'James Bond 007' from Victory Games

I am a bit of a fan of the RPG James Bond 007, which was produced by Victory Games in 1983. Though I have to say that when it comes to playing a JB007 adventure I nearly alway find myself wanting to substitute many of ForeSight’s cleaner and more generalised mechanics, JB007 does have some very, very neat little features for emulating the James Bond movie genre of adventures.

Has anyone else played and enjoyed James Bond 007?

Not so far, though I occasionally look on eBay for the core rulebook.

They come up fairly often, but the shipping costs are usually a killer.

I’ve heard many people say that it’s very good, indeed that it’s an example of genre-appropriate mechanics some years ahead of its time, but I’ve never actually played it.

I very much enjoyed playing James Bond 007 as much for its mechanical innovations as anything else. Many of rules have managed to find their way into other games: the ‘opposed’ levels of ‘quality’ on a d100 is in 7th ed CoC; the chase rules found their way into Night’s Black Agents; and, dare I say it, GURPS owes it a certain debt when it comes to character creation.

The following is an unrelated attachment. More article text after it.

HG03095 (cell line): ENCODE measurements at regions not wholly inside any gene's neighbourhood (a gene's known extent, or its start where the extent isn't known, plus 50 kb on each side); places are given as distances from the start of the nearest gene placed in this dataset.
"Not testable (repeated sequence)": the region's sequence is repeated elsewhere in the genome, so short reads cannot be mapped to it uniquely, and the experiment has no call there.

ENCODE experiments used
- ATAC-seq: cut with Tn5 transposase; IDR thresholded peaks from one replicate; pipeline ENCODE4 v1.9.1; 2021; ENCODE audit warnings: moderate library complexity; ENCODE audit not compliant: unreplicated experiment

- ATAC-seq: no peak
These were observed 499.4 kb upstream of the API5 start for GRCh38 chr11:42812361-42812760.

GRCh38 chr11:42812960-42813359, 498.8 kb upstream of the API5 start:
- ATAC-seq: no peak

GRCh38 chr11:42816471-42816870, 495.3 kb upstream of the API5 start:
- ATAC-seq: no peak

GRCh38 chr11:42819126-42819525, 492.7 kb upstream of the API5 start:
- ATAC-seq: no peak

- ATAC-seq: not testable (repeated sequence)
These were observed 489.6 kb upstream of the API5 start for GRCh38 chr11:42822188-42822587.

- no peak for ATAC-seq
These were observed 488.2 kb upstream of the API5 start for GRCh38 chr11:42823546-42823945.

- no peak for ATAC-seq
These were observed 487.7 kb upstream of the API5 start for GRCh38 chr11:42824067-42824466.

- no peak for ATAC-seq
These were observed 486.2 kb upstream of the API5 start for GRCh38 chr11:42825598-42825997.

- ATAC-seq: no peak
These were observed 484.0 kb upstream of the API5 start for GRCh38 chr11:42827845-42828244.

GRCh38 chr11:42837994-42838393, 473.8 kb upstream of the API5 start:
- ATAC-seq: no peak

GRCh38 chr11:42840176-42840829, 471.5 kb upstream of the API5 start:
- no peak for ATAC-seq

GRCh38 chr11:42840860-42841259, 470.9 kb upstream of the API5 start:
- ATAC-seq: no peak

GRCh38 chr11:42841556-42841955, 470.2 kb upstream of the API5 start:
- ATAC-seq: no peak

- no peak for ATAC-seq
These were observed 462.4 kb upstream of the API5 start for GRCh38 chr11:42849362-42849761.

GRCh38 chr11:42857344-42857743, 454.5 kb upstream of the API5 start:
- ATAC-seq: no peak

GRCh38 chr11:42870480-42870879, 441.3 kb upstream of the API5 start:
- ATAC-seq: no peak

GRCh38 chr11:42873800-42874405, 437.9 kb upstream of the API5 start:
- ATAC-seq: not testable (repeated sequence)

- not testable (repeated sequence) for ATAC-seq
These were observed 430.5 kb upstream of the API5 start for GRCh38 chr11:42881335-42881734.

The published scenarios were of high quality too as they presented an alternate riff on the plots from the books/movies. Chris Klug is a design genius.

We did a podcast about it, you’ll find it at theGROGNARDfiles.com

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Specifically, at https://thegrognardfiles.com/2017/09/19/episode-15-james-bond-007-rpg/

I’ve listened to the analytical bit of your podcast now — the AP section is waiting for after dinner — and found it interesting. I hope you don’t mind if I pass a couple of comments here. I would have used your own comment section if the episode were more recent; as things stand I prefer to continue the conversation that is current.